Monday, December 07, 2009
Trust and Deals
Last week we were at the LA Film School, addressing a town hall meeting of the IIFF on film financing. It was an erudite panel featuring some truly impressive speakers, with senior figures from legal, production, agency, talent management and casting circles as well as a bona fide rocket scientist and ex-Google pioneer. It was attended by a lively group of film-makers with projects at various stages of production, looking for up-to-date advice on financing their movies.
One of the more unusual questions was how a producer might trust the banks not to go bust and lose his money before he completes his movie – not something you’d normally anticipate coming up in a film finance discussion, but a sign of the times nonetheless. There were some great comments and projects, including an eastern European director seeking to transform his 30-minute short into a full-scale $50 million blockbuster. He was studying at the LA Film School to brush up on technique but he told us he’d already had $30 million pledged by investors in his home country! Several discussion points touched on how to find the first money for movies and how to follow through to complete those all-important early deals, and the bottom line is trusting the people you go to for key finance.
We’ve all seen cases of funders pulling out leaving productions in jeopardy, and it’s vitally important to know who you can rely on. It’s not much different in the movie business from life in general, and the lessons are the same: people always tend to promise big and deliver small. So when you know that you can count on your investor making that crucial deposit when he says he’s going to, then you’ve really got a partner you can trust. You also have to trust where the money’s coming from in order to be comfortable with your own deal.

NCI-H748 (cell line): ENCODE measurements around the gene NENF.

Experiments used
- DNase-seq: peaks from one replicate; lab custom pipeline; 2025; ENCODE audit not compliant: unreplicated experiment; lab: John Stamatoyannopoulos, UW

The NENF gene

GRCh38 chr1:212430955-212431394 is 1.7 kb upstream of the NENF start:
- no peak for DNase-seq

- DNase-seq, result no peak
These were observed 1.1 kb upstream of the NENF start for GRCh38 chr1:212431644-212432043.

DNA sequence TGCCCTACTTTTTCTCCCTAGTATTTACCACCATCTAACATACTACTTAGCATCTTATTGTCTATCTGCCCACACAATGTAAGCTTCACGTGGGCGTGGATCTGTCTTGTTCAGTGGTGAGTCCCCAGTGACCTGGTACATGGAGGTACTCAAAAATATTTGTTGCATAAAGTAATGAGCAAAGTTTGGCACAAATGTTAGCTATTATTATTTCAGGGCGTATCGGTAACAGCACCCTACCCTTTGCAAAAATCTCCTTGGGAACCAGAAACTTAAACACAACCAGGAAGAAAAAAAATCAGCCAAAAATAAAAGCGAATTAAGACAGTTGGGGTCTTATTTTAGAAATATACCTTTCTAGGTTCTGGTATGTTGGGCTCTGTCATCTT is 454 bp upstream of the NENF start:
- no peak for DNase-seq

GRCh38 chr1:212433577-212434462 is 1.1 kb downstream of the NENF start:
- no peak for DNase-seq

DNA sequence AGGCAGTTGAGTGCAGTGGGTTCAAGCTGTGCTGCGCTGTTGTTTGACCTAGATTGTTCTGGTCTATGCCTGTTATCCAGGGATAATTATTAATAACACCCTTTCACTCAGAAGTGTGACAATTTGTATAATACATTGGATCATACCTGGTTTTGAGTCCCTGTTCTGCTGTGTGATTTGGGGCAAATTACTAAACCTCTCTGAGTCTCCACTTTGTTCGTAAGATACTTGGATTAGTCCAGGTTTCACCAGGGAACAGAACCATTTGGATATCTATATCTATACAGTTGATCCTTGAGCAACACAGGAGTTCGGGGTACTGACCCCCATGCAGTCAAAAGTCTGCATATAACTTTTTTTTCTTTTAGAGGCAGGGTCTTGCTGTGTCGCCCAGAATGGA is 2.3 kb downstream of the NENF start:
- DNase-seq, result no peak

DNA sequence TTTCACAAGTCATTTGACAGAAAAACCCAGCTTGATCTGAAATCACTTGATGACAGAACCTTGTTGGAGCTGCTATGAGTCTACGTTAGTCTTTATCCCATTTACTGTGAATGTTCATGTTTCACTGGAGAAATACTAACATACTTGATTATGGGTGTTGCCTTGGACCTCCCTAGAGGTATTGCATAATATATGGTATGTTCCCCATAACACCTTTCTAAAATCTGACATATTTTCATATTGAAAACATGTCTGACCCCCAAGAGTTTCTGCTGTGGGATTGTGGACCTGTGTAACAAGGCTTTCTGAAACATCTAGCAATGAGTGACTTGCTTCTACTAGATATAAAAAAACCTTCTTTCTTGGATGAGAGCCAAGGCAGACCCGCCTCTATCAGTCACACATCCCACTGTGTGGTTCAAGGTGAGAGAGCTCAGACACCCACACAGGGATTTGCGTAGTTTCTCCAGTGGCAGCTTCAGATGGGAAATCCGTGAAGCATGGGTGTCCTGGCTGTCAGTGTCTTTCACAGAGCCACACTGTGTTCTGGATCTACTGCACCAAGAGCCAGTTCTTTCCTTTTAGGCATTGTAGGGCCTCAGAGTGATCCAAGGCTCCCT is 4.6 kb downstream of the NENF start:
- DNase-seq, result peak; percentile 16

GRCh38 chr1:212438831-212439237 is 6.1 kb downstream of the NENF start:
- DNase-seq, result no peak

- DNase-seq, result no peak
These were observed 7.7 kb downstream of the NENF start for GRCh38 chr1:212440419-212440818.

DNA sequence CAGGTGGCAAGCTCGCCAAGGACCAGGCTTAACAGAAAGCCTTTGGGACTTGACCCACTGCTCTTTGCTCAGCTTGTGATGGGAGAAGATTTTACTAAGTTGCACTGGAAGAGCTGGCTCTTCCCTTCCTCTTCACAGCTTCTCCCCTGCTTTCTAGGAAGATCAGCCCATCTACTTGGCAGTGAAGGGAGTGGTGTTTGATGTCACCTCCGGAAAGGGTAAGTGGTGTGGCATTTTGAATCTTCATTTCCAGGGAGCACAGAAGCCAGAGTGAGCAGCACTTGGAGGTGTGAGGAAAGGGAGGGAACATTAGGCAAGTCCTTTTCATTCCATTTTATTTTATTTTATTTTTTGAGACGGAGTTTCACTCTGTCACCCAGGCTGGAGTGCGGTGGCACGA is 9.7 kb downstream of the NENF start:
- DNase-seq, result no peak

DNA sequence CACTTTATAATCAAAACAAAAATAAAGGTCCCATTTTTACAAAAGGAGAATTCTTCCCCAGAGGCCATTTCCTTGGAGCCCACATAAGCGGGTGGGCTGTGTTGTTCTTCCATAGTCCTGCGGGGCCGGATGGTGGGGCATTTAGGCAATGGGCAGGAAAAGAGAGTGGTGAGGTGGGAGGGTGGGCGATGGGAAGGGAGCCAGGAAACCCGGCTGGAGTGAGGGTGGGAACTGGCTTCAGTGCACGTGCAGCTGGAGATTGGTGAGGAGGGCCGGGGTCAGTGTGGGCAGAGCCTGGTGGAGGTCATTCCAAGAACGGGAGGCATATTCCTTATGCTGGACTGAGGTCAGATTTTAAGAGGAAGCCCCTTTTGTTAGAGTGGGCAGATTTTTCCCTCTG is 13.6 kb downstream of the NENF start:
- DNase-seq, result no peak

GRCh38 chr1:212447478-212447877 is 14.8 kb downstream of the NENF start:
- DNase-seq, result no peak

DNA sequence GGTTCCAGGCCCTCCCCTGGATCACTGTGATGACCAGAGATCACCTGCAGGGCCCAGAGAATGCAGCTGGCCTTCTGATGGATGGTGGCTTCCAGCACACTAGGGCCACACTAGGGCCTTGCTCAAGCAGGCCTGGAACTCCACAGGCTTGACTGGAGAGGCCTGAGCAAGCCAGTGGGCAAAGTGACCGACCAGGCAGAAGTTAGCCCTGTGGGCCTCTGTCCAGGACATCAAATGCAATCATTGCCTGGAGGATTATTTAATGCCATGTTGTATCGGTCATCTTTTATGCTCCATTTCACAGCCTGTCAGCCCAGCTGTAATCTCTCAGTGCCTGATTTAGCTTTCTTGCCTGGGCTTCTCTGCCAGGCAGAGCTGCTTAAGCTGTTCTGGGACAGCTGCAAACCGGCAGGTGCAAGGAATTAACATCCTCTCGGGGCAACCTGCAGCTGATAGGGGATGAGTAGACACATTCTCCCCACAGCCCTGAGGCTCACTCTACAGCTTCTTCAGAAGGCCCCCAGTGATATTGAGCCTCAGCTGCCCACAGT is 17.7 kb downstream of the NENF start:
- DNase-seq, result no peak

Lately we’ve been working with a group of enthusiastic producers on a decent-sized movie with a couple of big movie stars all ready to go. It’s been held up by a shortage of funds and a little internal confusion about who’s sitting where in the money pile. Last week we had them all set to conclude a deal to provide their missing money and start shooting but at the last minute they decided they couldn’t close the deal. It seemed that everything added up, they had signed agreements to proceed but they couldn’t get across the finishing line in their own minds. At very short notice we had helped them raise the money they needed but at such short notice their level of trust just wasn’t where it needed to be to seal the deal. They may raise their missing $2 million without us and maybe not, and we’ll be happy to assist them next time around, by which time hopefully they’ve crossed that bridge by themselves.
Meanwhile we’re looking forward to seeing what might result from some of the interesting projects we met at the LA Film School.
The Out Of Obscurity team.